When the Fringe becomes the Cutting Edge

Even just a few years ago, there weren’t many places for an organic farmer to turn to for advice or guidance.  I remember having to explain to a USDA employee the difference between manure and compost.  County farm advisors focused … Continue reading

Peak O’ the Season

We’re mid-way through our summer season at Terra Firma, and yet it still feels like we’re just getting started.  All the summer crops are planted, and several fields have already finished.  For a few short weeks, we can focus almost … Continue reading

Sitting, Waiting, Watching…the Vegetables

One of the single most frustrating things about growing fruits and vegetables is waiting for them to ripen, size up, or otherwise come to fruition. Vegetables are always listed in seed catalogs with their “Days to Maturity” — the number … Continue reading

“We Survived Heatstorm 2017”

Now that was a real, honest-to-goodness Central Valley heatwave:  10 days straight of temperatures over 100 degrees. Weather forecasters got a little excited about the hot weather last week, predicting that record high temperatures would be broken.  Other folks talked … Continue reading

Summer Solstice Sweet Corn

Everyone has their own “quintessential” summer food.  If yours is a fruit or vegetable, there’s a pretty good chance that Terra Firma grows it:  Tomatoes, Peaches, Watermelon, and of course, Sweet Corn. Sweet corn is not easy to grow organically. … Continue reading

Countdown to Summer

The strangest June we’ve had in years continued this weekend as an extremely rare series of thunderstorms plowed through Yolo and Solano counties yesterday complete with hundreds of lightning strikes and even hail.  We got a little soaking of rain, … Continue reading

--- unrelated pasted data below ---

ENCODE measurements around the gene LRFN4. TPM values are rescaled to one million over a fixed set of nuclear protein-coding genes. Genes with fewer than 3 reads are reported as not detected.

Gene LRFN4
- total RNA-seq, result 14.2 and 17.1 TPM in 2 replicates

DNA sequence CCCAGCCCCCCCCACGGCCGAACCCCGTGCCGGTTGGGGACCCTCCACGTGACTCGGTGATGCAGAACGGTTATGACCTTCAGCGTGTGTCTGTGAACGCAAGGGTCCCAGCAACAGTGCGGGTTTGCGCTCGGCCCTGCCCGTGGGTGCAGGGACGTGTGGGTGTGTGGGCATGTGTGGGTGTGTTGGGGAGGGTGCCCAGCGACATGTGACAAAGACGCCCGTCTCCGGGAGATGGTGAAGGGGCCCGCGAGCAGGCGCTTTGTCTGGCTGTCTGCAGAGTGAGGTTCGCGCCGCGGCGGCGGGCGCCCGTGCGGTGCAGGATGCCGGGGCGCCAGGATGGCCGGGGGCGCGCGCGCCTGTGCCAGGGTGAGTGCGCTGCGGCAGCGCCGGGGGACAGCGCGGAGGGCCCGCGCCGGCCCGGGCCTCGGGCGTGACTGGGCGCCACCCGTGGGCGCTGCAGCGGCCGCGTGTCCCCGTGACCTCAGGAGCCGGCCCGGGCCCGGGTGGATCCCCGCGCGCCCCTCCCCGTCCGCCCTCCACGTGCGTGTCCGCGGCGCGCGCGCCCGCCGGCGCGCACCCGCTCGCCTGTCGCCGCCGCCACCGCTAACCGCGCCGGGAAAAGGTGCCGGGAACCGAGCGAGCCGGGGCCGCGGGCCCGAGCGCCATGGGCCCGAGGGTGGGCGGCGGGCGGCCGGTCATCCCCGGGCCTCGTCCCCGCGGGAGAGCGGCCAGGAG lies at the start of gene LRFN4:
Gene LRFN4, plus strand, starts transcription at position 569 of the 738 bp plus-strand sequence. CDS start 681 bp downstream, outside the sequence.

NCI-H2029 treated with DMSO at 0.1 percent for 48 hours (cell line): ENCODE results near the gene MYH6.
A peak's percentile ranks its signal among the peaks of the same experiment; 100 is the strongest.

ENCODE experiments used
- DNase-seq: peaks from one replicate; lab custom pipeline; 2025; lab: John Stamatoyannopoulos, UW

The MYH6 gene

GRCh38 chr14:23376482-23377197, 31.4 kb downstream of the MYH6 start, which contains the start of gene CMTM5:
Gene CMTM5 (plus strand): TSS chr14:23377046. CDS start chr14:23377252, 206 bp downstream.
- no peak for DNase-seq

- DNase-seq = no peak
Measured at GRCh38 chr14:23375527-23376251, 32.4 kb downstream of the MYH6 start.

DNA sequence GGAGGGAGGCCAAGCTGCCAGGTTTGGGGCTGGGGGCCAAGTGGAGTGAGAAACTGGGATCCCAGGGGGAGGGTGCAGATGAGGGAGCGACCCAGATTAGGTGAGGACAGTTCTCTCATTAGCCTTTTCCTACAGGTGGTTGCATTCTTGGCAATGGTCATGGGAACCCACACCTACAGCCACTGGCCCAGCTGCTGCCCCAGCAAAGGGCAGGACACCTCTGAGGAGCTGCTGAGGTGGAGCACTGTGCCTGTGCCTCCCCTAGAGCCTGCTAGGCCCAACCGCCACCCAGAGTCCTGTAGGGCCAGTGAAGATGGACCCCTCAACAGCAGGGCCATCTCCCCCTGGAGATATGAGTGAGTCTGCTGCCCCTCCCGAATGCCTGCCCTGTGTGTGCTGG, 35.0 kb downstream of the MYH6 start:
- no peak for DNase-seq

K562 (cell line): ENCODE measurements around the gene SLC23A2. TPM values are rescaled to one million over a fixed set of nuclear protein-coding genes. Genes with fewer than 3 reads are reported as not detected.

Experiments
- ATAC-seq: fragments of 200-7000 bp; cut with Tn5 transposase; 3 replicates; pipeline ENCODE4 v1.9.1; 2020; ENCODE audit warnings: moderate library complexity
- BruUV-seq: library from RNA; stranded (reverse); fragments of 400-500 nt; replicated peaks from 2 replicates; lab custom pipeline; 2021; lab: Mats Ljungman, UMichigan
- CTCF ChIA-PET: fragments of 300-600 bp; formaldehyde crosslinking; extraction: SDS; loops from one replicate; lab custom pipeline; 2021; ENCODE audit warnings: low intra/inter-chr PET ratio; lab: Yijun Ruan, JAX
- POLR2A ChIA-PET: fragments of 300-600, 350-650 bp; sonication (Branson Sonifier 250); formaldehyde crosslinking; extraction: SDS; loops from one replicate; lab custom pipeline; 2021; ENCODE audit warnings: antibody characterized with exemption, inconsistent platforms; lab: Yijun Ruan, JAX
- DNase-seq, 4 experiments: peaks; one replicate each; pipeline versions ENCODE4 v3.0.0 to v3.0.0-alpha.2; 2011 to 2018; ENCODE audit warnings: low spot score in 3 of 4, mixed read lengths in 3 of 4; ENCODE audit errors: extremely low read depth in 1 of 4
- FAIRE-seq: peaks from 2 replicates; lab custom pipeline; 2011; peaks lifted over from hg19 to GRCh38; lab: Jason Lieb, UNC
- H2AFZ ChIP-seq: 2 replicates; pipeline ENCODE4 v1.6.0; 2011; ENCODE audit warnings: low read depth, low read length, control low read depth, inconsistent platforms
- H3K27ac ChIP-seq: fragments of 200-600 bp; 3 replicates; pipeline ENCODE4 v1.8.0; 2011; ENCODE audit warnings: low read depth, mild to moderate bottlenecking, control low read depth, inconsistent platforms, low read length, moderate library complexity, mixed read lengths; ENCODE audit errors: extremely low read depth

Peaches and Climate Change

The 2017 peach crop on our farm and throughout the state is a mixed bag, some varieties are loaded while others are light thanks to the long wet spells that came during bloom.  But because Georgia and South Carolina lost … Continue reading

Why aren’t Farmers using more water now that the drought is over?

The timing of the first real “heatwave” of 2017 here this week on the farm coincided with another “first” for the year.  We started irrigating crops a few in late April, but it wasn’t until Monday that we started watering … Continue reading

Is Imported “Organic” Food really Organic?

When Terra Firma Farm started back in the late 20th century, we were the 17th organic farm to become certified organic in the Solano-Yolo counties region.  Back then, organic farms certified each other, banding together to create standards and check … Continue reading

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The Spiral(iz)ing Popularity of Vegetables

Everyone knows that one of the best ways to eat healthier is to eat more vegetables.  And yet for decades, American consumers have tended to flock to faddish diets that promised to help them lose weight, lower their cholesterol, help … Continue reading

Farm Robots? Yes Please.

You may have seen a video on social media recently of a new “Weed Pulling Robot” that promises to eliminate one of the most costly and time consuming activities on farms while reducing worldwide herbicide use by 20%.  The solar-powered machine appears … Continue reading

Everyone’s a Winner…with Legumes

On any given day of the year, you can find legumes growing at Terra Firma.  Peas are harvested in the spring.  Green beans are a summer and fall crop.    We also grow leguminous cover crops — vetch in the winter and … Continue reading